The aforementioned data frame is shown for exemplary purposes only, and thus a frame for data transmission is not limited thereto. The data frame may consist of fields of various contents, and each field may have various lengths.

The TXOP to be used by the transmitted MP can be advertised to the receiver MP in the duration/ID field 420 of the data frame.

Referring back to FIG. 2, if the TXOP, which is known as the duration field of the RTS frame or the data frame received by the receiver MP (i.e., MP-B), collides with the reserved timing information of the receiver MP, the receiver MP allows the transmitter MP to modify the TXOP by using the duration field of a CTS frame or an acknowledgement (ACK) frame (step S120). This is because the TXOP is regulated by the receiver MP.

If the transmitter MP initiates transmission by using the RTS frame, the TXOP is modified by using the duration field of the CTS frame. In addition, if the transmitter MP initiates transmission by using the data frame, the receiver MP transmits the ACK frame as a positive confirm response for the data frame, and allows the transmitter MP to modify the TXOP duration by using the duration field of the ACK frame.

The receiver MP may allow the transmitter MP to modify the TXOP duration by using a specific frame including a duration field.

FIG. 5 shows an example of a CTS frame. A CTS frame 500 includes a frame control field 510, a duration field 520, an RA field 530, and an FCS field 540.

The frame control field 510 is set to indicate that the frame is the CTS frame.

The duration field 520 includes a time required to receive a frame. A station sending the CTS frame uses a duration field of an RTS frame as a basis for calculating a duration of the RTS frame. The station sending the CTS frame subtracts the time required for the CTS frame and one short inter-frame spaces (SIFS) located ahead of the CTS frame from the duration of the RTS frame, and places a new calculation result in the duration field of the CTS frame.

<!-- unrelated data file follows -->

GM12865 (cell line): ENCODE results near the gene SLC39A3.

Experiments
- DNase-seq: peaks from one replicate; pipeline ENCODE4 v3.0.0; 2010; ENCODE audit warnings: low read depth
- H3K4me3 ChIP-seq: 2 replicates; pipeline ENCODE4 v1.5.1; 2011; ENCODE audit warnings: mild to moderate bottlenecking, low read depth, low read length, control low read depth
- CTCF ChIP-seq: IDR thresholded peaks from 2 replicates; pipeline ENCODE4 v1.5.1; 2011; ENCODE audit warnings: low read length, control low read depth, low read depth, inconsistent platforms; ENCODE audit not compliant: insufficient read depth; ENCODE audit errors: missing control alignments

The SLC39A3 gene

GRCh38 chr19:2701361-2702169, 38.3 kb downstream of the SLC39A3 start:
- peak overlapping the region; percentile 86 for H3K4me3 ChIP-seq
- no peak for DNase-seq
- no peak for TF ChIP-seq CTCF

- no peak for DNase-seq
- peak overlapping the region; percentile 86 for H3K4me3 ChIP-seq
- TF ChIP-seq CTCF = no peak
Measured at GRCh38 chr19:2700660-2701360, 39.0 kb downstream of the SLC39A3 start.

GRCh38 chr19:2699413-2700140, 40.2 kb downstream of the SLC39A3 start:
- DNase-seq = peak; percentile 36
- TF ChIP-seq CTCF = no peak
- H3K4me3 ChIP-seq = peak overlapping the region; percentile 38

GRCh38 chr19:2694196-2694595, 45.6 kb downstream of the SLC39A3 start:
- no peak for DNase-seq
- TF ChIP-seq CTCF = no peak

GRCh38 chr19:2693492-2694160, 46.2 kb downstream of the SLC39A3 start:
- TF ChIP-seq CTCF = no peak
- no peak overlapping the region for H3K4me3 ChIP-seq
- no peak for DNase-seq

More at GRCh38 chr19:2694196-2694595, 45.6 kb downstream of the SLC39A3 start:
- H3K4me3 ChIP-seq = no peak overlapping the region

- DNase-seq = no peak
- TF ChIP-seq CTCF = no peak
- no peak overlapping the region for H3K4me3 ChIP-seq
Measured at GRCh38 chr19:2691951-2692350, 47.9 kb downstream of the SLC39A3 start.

An address of a transmitter transmitting the RTS frame is copied in the RA field 530. The FCS field 540 is used to allow a station to examine integrity of the received frame.

FIG. 6 is a flow diagram showing a method for a TXOP in a mesh network according to another embodiment of the present invention.

Referring to FIG. 6, a receiver MP (i.e., MP-B) may transmit reserved timing information to a transmitter MP (step S210). The reserved timing information may be a beacon timing. The beacon timing may include a beacon reception timing and/or, a MDAOP. The beacon reception timing is a timing of a received beacon frame at a receiver MP. The received beacon frame is received by the receiver MP from a neighboring MP of the receiver MP. The beacon timing may be transmitted in a beacon frame or a probe response frame. The beacon frame and the probe response frame are used for synchronization between MPs.